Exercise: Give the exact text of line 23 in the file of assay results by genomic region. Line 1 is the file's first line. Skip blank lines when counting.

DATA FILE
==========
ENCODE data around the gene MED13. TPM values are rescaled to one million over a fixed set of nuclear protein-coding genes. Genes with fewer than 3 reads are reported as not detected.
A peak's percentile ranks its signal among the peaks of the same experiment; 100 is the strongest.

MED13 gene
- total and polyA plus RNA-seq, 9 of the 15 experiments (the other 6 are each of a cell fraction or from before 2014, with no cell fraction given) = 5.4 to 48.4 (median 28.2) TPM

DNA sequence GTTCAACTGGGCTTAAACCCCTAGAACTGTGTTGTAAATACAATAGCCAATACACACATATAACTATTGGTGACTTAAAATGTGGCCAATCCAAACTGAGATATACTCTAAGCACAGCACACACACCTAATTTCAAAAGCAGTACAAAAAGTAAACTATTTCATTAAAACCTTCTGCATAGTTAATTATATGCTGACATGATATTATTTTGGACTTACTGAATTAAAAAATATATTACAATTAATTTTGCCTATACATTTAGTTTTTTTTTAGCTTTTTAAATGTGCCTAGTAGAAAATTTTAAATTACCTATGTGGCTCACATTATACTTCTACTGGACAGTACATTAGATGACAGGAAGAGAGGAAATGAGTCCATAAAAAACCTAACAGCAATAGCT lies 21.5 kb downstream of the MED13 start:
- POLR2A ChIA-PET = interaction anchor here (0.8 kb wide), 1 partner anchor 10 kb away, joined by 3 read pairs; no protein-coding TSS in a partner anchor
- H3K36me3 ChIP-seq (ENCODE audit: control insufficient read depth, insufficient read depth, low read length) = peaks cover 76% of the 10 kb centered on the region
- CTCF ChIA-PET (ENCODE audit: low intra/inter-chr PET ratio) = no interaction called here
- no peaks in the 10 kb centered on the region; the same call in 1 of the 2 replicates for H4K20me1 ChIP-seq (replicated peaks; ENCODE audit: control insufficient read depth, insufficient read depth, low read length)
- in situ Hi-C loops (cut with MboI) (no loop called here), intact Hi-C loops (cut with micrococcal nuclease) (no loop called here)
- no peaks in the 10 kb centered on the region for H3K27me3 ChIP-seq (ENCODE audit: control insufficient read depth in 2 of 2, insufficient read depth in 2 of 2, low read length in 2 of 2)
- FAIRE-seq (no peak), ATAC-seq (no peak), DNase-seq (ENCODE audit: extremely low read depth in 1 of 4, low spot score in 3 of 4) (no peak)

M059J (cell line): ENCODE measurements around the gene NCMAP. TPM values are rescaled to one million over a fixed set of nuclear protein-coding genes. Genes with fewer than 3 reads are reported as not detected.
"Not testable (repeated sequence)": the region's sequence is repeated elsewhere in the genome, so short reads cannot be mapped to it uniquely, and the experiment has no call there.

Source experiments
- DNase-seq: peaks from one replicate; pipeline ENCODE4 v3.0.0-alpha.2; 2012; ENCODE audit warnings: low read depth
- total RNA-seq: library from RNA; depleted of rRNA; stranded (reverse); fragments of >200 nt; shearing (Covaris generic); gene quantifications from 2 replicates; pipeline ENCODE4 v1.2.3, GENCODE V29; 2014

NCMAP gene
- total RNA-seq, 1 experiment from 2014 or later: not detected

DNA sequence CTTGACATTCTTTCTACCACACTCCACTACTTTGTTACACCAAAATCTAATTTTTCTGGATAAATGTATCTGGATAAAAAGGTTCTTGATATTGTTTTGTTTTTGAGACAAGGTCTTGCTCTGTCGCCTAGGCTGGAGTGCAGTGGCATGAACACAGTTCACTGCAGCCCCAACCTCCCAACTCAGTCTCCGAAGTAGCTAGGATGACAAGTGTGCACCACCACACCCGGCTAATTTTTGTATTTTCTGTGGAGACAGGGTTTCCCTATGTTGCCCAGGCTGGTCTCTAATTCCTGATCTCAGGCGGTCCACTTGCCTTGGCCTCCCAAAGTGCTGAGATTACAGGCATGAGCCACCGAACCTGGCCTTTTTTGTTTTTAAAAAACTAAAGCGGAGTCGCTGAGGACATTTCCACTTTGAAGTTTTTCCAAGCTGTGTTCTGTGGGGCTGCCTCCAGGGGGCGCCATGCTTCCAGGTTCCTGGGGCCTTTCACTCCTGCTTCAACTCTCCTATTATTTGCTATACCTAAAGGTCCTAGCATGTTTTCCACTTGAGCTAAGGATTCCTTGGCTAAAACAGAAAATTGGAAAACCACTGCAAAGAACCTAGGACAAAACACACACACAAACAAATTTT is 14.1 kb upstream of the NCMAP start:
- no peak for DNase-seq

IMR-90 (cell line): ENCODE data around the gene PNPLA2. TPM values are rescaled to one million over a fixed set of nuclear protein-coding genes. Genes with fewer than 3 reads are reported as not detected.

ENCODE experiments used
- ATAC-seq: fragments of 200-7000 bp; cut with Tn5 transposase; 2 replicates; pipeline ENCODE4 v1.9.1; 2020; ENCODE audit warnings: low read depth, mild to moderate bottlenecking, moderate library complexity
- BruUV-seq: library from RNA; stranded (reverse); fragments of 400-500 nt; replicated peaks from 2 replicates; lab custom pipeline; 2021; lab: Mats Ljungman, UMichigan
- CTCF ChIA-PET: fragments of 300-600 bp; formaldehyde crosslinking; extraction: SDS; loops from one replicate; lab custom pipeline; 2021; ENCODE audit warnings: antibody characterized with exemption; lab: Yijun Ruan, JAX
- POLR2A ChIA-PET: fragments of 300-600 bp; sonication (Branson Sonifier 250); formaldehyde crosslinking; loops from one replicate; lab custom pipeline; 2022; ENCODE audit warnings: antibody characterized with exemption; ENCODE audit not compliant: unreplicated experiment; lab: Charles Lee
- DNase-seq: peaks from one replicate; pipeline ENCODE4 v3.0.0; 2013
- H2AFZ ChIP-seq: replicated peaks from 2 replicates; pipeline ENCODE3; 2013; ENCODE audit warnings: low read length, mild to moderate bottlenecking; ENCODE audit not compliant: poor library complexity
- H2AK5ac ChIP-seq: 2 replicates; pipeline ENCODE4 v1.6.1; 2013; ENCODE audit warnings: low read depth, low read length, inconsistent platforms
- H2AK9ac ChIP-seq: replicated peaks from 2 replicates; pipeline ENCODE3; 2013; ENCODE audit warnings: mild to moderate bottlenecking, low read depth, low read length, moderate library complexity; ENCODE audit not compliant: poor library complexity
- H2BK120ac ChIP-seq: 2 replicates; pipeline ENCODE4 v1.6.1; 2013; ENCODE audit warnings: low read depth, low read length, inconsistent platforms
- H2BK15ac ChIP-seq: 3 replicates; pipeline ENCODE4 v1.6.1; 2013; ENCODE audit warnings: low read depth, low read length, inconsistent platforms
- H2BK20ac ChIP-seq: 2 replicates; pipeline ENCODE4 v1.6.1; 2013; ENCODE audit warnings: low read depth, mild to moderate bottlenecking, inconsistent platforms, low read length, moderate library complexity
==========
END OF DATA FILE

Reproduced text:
ENCODE experiments used